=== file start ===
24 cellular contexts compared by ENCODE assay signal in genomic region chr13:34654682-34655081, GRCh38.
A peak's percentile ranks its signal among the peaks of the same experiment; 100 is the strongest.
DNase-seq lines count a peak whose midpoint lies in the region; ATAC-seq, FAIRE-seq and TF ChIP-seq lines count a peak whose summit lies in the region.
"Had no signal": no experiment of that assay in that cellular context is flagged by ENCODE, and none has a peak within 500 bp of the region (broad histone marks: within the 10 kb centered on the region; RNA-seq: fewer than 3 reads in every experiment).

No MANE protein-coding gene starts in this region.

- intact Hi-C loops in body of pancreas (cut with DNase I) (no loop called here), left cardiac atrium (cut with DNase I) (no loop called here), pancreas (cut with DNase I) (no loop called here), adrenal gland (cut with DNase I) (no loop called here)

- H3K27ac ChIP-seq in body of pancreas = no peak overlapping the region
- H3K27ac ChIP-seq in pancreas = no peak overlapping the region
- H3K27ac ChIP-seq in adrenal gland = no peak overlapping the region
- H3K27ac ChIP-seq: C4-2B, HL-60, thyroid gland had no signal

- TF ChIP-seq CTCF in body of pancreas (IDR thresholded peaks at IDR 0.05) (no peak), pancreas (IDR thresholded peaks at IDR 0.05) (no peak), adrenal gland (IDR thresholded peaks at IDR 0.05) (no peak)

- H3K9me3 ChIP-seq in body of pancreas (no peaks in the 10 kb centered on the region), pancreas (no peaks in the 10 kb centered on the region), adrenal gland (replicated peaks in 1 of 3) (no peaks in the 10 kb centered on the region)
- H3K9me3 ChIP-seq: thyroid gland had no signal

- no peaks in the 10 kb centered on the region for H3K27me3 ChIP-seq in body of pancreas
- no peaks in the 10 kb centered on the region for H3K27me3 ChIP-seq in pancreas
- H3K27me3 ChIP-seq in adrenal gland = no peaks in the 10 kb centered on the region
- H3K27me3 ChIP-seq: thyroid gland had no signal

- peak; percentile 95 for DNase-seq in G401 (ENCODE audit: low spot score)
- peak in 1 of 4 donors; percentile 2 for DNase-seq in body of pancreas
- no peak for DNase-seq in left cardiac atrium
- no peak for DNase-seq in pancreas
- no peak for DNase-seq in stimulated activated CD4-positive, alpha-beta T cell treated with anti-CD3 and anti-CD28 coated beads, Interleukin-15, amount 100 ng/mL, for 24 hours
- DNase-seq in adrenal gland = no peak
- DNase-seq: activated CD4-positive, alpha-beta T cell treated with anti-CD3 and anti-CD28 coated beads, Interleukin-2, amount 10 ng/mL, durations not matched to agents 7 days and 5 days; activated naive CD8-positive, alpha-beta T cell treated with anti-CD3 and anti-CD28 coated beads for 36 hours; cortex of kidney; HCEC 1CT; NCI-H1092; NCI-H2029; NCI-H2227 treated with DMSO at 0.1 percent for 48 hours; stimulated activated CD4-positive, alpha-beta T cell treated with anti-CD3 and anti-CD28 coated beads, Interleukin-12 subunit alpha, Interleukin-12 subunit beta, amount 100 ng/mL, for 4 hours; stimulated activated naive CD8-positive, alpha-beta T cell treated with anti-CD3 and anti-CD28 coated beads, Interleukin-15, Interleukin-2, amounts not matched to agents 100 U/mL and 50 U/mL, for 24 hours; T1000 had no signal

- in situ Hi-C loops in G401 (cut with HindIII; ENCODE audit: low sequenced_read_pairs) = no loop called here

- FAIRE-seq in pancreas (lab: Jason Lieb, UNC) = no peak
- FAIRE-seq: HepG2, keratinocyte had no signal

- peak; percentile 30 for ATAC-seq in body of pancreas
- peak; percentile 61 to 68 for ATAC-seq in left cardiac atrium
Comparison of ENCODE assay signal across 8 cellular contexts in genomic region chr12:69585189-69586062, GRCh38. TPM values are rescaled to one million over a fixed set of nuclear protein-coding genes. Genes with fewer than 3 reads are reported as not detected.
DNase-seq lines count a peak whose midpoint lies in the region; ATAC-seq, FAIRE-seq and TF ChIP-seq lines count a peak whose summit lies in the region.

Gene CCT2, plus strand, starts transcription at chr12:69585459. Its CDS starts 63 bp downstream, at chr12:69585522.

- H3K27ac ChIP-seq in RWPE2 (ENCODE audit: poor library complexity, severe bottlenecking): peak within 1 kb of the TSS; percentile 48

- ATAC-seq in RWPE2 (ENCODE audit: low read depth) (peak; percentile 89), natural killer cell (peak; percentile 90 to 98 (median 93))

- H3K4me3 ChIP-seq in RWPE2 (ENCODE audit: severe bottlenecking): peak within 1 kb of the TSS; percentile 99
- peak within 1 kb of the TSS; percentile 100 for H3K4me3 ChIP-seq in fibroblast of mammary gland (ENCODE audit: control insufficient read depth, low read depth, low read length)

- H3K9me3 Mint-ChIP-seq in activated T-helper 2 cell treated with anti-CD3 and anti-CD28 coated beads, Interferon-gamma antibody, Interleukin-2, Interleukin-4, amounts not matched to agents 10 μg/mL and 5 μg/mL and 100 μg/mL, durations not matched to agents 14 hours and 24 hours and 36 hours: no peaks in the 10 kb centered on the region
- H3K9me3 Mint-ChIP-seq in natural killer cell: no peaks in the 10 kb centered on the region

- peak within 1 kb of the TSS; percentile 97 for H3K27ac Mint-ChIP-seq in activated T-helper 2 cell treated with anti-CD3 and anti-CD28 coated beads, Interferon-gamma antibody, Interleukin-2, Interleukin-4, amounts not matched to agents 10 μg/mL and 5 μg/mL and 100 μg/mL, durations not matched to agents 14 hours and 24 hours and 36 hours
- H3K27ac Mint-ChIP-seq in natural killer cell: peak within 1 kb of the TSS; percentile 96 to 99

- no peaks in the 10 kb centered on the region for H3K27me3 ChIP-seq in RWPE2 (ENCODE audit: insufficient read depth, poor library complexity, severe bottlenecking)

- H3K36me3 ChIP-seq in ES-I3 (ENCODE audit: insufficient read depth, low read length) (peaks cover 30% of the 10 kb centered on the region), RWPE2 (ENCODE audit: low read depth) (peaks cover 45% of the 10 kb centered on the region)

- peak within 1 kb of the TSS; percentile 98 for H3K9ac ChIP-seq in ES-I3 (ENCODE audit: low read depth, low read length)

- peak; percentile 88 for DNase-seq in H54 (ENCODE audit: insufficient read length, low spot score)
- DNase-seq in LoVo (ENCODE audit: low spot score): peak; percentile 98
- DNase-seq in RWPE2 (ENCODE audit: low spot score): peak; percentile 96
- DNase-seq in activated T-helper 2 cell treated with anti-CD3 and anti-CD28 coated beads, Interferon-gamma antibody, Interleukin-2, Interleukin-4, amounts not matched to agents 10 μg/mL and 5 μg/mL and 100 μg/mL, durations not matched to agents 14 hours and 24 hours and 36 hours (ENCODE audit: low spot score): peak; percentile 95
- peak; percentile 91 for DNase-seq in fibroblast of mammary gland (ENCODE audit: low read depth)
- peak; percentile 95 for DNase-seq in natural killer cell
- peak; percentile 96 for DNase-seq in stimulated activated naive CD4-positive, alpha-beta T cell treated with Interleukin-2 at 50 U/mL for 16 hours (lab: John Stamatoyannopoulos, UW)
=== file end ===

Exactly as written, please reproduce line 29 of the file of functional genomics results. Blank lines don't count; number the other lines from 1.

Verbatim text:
- peak; percentile 61 to 68 for ATAC-seq in left cardiac atrium